Richard Geary

I was 10 or 11 when they sent me and a few others to a 4-H camp about 50 miles from Helmville. It was a big deal. Most of us had never spent an extended time away from home unless it was with a relative. The camp was to last a week.

Helmville was a homogeneous town in those days. There were 30 or 40 of us in the grade school, and with the exception of the two bartenders, the owner of the general store and the local priest, all of our families owned or worked on ranches. Most of us were related.

Camp was another story. We were going to mix with strangers from faraway places like Helena and even beyond. With the uniformity of upbringing and family, we weren't accustomed to the natural competition that exists when children come from more eclectic backgrounds.

Being the eldest of a family of six, and one of the first born in the post-World War II baby boom, I was accustomed to being in the lead of most activities. I wasn't cognizant of that role; it was just the way things were.

I fell in with a group at camp, but was relegated to the end of the line. Being short for my age and younger than many of the others, I became a “me too” follower. It was a strange feeling and not a pleasant one, although I couldn't articulate it at the time.

One day, half a dozen of us were at the little lake when someone spotted a water snake in the weeds. The others were afraid to grab the poor thing, but I had been catching snakes in our pond at home for years. I saw my chance to be the star.

I splashed into the water and grabbed the snake. It was bigger and stronger than others I had captured, but I wasn't going to turn it loose in front of the group. I was on my way to heroism.

The snake managed to get its head loose and bite me on the hand. I dropped it on the ground, figuring I had made my name just by having the courage to catch it. But some fool ran to the counselors screaming that I was snake-bitten. The confusion started.

The adults came running and hurried me to the lodge, where they bedded me on a plastic sofa and covered me with a blanket.

While they were getting a car ready to rush me to Helena, my companions sidled into the room and gathered around the couch in a silent, unwashed herd. I didn't think I was in danger, but the little group was sure I had met my end. Their fatalism worried me a little, but I was finally getting some notice, even if it meant dying on a cheap, plastic couch.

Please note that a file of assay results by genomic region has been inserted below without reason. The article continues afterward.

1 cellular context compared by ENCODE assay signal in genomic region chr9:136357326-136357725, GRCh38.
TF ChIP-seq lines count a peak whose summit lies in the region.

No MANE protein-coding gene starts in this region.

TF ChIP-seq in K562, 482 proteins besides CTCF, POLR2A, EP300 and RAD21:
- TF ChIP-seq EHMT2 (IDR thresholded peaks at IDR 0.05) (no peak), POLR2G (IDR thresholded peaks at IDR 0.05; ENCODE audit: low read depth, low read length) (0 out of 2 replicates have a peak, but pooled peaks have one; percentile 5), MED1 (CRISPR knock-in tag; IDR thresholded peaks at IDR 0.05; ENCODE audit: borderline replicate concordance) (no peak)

Finally, the counselors hauled me out to the old station wagon, and we roared off to Helena at a lightning 55 mph. I was feeling fine, but didn't want to ruin the mood. I was the star and was going to milk the role.

We got to the doctor's office, and after a short wait he walked in, took a cursory look at my finger and made a careless swipe over the bite mark with some common iodine. He dropped my injured hand like a piece of waste and left the room. I don't remember that he said a word to anyone.

They let me sit up on the way back to camp. I didn't even have a bandage to wear as a sign of my courage – not even a Band-Aid. All I had was a smear of iodine.

I hoped there would be a group waiting for my triumphant return, but that didn't happen. They had forgotten me to pursue other adventures before the old station wagon was out of sight. Chagrin is a heavy feeling for a child who has been on the cusp of martyrdom.

After showing the boys my unimpressive wound, I fell in at the tail end of the pre-pubescent tribe where I was before the snake incident. I had been the star for the 20 minutes they had gathered around to watch their friend die of snake bite, but at least I had that.

That evening they took me down to the pond and showed me the snake which they had stoned to death in revenge for having the audacity to try and protect itself. I felt guilty when I saw it. I knew I had killed the poor creature by trying to garner attention from a group of fickle peers. The snake was a victim of my childish ego, and I avoided that spot during the last days of camp.

I have a lot of those things in my life.

Richard Geary is a rancher in Helmville. He can be reached at bbugres@gmail.com.

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